According to Berdyaev, Christ's gift of redemption did far more than merely offer man freedom from, it also opened the possibility of freedom for. Put another way, in addition to salvation, redemption offers the potential for a consciousness shift through which man could free up his energy and focus his efforts on his own latent, divine creativity and, eventually, actively begin to co-create with God.
Berdyaev claims Christians have access to the "freedom from" redemption offers through salvation, but have yet to embrace the "freedom for" that redemption should inspire. In Berdyaev's view, this inability to approach freedom for has caused contemporary Christian consciousness to turn negative. That is not to say that freedom from is unnecessary. On the contrary, salvation remains a prerequisite - it takes precedence over creativity, but it is not a substitute for creativity. Salvation is needed for creativity to begin, but over the past two or three centuries Christians have come to view salvation as the final stage of Christian consciousness rather than as the foundation for a higher, creative impulse.
Contemporary Christian consciousness remains locked in the belief that religious life is complete with redemption from sin and that any higher, creative fullness of Christian life is dangerous, undesirable, unnecessary, and unattainable. This glaciation of Christian consciousness has allowed New Testament redemption consciousness to slip back to the level of Old Testament law. If salvation is the completion of Christian life, then all Christians need to do is focus on religious-moral perfection and repentance.
Berdyaev interprets this as a negative and imperative purpose because it places Christians in a kind of stasis that eventually leads to regression. In this stasis, the potential dynamism inherent in redemption is used up by the safeguarding of salvation, which becomes the primary motivation of Christian life.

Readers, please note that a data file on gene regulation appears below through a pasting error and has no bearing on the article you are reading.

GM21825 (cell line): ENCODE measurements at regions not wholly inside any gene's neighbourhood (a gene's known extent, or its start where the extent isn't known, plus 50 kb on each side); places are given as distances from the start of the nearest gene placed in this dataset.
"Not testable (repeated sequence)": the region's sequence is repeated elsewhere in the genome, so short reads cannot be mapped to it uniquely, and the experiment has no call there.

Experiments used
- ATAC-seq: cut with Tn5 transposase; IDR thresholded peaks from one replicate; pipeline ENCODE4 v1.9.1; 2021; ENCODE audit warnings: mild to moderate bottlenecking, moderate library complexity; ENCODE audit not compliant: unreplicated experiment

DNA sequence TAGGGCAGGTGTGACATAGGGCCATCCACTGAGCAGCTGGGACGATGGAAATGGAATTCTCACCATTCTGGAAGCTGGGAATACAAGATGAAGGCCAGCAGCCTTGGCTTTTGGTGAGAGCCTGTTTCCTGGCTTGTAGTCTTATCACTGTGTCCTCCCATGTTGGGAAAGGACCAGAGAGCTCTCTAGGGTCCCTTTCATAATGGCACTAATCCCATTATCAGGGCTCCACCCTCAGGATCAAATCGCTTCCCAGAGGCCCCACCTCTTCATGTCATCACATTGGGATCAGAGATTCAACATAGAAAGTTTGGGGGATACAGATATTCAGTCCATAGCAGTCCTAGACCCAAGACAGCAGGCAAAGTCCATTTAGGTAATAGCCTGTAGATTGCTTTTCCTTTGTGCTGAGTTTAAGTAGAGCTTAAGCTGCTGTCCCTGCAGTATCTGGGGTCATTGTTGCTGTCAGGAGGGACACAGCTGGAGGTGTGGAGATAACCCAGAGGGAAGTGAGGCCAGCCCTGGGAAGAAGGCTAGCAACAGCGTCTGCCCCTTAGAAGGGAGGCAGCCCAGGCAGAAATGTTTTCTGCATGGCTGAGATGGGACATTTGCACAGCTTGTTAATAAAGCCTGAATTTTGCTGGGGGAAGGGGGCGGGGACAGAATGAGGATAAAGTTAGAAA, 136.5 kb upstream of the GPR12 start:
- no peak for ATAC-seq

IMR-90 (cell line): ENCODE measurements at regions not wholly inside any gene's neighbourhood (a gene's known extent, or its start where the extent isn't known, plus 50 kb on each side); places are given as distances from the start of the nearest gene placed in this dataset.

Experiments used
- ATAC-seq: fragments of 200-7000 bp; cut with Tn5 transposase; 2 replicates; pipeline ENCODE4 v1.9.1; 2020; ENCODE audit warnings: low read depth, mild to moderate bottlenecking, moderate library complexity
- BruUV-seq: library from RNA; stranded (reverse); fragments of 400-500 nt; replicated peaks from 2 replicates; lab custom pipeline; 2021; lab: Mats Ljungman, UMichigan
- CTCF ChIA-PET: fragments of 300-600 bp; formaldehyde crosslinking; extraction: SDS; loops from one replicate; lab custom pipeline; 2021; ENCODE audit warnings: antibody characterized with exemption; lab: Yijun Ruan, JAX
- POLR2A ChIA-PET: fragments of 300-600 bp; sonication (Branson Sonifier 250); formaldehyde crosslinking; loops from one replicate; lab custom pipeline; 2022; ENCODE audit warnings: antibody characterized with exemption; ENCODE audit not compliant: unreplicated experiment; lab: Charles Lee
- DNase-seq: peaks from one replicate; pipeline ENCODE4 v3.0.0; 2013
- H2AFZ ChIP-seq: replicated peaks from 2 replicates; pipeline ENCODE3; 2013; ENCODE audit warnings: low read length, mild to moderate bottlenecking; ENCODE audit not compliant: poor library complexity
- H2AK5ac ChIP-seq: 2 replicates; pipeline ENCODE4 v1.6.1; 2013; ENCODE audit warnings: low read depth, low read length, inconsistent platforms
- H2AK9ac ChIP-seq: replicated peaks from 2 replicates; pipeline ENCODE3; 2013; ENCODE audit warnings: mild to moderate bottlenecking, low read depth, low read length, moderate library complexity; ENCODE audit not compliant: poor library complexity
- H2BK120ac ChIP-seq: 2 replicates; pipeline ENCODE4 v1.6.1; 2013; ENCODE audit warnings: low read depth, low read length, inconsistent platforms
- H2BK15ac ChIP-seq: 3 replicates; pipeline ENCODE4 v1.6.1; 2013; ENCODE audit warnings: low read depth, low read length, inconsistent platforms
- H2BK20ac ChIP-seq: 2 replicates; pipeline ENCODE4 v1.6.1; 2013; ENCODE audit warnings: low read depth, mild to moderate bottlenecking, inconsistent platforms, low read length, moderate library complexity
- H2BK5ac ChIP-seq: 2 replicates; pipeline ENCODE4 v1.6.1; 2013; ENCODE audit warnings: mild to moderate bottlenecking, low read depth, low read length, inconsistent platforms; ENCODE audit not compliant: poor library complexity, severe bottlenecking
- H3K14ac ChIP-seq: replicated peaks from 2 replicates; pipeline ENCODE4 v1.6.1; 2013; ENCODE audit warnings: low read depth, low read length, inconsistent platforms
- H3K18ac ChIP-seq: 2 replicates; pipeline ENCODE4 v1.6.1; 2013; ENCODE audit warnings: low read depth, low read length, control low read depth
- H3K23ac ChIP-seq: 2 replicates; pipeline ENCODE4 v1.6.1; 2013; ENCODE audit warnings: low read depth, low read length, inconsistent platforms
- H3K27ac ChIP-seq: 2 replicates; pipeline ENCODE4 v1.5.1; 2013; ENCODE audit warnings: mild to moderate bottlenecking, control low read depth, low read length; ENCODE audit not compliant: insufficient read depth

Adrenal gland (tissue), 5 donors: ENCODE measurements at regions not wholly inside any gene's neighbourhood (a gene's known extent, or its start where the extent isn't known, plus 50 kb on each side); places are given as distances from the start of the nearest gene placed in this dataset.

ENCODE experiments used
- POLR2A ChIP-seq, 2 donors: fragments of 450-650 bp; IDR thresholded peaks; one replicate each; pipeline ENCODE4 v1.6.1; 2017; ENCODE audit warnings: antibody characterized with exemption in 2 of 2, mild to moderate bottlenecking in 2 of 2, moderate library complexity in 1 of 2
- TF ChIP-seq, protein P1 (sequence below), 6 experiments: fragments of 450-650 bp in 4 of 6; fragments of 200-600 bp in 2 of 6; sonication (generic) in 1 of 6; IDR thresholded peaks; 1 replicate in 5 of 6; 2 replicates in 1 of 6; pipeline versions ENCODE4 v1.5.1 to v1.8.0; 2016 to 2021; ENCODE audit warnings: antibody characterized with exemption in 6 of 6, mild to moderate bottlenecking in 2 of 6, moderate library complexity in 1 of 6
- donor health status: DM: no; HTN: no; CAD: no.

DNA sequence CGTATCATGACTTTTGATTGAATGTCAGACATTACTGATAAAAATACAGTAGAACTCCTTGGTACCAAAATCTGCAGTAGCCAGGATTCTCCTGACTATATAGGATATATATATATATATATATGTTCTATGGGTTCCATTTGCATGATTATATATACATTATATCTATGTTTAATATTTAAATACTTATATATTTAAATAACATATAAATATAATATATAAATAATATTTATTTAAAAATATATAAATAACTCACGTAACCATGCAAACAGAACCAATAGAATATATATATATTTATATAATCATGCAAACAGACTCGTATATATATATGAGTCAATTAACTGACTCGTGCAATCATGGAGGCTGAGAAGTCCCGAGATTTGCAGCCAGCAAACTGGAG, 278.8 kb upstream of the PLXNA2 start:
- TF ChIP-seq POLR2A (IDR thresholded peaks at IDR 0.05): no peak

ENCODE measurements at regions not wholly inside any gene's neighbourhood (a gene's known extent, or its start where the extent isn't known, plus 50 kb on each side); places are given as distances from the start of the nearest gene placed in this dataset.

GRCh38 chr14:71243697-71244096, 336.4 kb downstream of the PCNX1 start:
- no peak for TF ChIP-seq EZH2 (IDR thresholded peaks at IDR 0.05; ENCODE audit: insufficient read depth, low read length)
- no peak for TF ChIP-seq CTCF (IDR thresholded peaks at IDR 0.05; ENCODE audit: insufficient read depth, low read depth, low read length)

Rather than looking within and working toward the potential of a third Christian epoch, Christian consciousness remains locked into the second epoch and becomes disproportionately focused upon the existence of any sin and evil that endangers salvation. Thus, the consciousness of New Testament redemption begins to regress back toward Old Testament law.
Berdyaev does not dispute the vital need for New Testament redemption, but he regards fixation on salvation alone as a narrow, simplified, and limited understanding of Christian religious life. If obedience and sinless life leading to an acceptance of Christ as redeemer represents the ultimate culmination of Christian life, then, Berdyaev argues, there can be no fully satisfactory explanation for the appearance of Christ and His Mission on earth. I suspect the yearning for a vengeful God is directly connected to this unsatisfactory explanation of Christ's mission, which focuses exclusively on only one aspect the mission alone.